To be clear, I’m not advocating that you drop whatever your current primary is and commit to the bit of the CAR-15. I simply suggest that you might be surprised how much a “dated” build like this can hold its own in the current year. At the end of the day, fun things are fun. LARP your heart out.

My CAR-15. Build guide coming very soon.

There are many reasons I decided to do this build, and eventually this article. It’s a cool rifle. It’s an effective and simple rifle. It’s a peek into “how dad did it”. With all that being said, it’s important to remember the men responsible for getting this wheel rolling to begin with.

In the words of Larry Vickers:

SOF in general has been a catalyst for improving and reinventing things that were set in stone. SOF legend Major Richard Meadows, the man I consider to be the first Delta Operator, was involved with not only MACV SOG but was a team leader on the Son Tay Prison Raid, arguably one of the most influential SOF missions in history. Delta Force grew from that kind of outside-the-box thinking.

It was the Son Tay Raiders who first fielded a red dot sighted weapon system, and it was Delta who picked up the ball with Aimpoint sighted CAR-15s. Every Soldier, Sailor, Marine and Citizen who uses a tricked out M4 style carbine today owes a debt of gratitude to individuals like Major Meadows, the Son Tay raiders and the Operators of the Delta Force for pushing the limits of the AR style carbine into one the most successful fighting weapons in the history of the US Military.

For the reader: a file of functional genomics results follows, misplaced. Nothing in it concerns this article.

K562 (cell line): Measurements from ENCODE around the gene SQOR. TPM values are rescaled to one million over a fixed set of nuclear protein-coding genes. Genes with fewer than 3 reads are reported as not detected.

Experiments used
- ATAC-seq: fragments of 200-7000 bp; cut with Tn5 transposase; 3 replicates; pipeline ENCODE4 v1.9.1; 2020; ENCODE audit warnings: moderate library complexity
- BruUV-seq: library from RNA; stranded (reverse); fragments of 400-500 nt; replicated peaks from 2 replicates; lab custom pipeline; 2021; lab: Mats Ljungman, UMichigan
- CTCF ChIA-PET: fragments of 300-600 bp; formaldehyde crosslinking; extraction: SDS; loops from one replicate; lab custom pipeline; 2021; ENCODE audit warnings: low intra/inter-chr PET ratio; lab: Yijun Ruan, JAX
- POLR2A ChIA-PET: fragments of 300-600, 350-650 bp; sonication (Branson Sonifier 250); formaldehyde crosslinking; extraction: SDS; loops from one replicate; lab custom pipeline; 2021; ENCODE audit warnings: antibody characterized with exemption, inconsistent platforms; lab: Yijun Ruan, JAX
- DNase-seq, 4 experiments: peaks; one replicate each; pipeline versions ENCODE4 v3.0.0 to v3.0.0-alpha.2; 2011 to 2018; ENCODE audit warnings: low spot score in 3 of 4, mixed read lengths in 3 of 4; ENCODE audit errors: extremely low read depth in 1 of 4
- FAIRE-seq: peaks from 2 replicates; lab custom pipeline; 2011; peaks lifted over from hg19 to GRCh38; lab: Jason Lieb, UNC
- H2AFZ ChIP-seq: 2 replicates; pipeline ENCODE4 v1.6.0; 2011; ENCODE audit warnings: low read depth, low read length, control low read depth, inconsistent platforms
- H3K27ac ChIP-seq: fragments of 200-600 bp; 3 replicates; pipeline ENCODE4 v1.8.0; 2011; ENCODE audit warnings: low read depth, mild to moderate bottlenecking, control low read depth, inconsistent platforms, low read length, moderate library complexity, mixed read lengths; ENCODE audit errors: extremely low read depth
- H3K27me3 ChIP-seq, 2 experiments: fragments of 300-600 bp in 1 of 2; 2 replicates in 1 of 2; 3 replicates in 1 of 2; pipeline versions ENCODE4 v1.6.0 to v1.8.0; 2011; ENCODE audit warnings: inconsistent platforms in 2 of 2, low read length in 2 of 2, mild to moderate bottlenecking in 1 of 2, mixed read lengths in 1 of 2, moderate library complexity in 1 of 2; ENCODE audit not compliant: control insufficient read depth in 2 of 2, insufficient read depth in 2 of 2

Larry Vickers, 2013

The CAR-15 is ultimately a product of its time, driven and further developed by the men who wielded it, and the world they operated in. This rifle exemplifies the “get shit done” attitude of the guys who have been there and done that and wanted to do it even better. The knowledge today we take for granted when we build out any AR was gained only through experience, and often paid in blood.

Gothic Serpent was just one footnote on the military history of the United States, and the lessons learned in Somalia, Panama, and earlier in Grenada, Iran, and Vietnam, defined the dawn and growth of what’s now considered standard in special forces operations, and the use of the fighting rifle in general across the globe.

Take a moment to reflect on that knowledge, and know that at the end of the day, the ingenuity and experiences of a few hundred real people is what brought us here. I feel that this rifle is a fitting tribute to those men.

Delta Operator escorting General Norman Schwarzkopf as part of his PSD Team.

This article grew into something far larger than I initially intended, but it’s gonna be a good thing when it’s all shaken out. You can look forward to my build guide coming soon in Part 2.

Thank you all very much for reading, stay safe, and listen to Calliope Mori’s new album Sinderella on Spotify.


Further Reading;
Larry Vickers – The SCUD Hunter Carbine
Larry’s Delta CAR-15
Forgotten Weapons Ft. Larry Vickers Delta Force Colt 723 Carbine

Vode An: A Republic Commando Retrospective

2005 – I remember I was at my grandma’s house after school watching some afternoon cartoons when a commercial came on. It started with a LucasArts flash, and I was an avid Star Wars fan, so my attention was immediate. Revenge Of The Sith was due out soon, and I clung to anything I could get.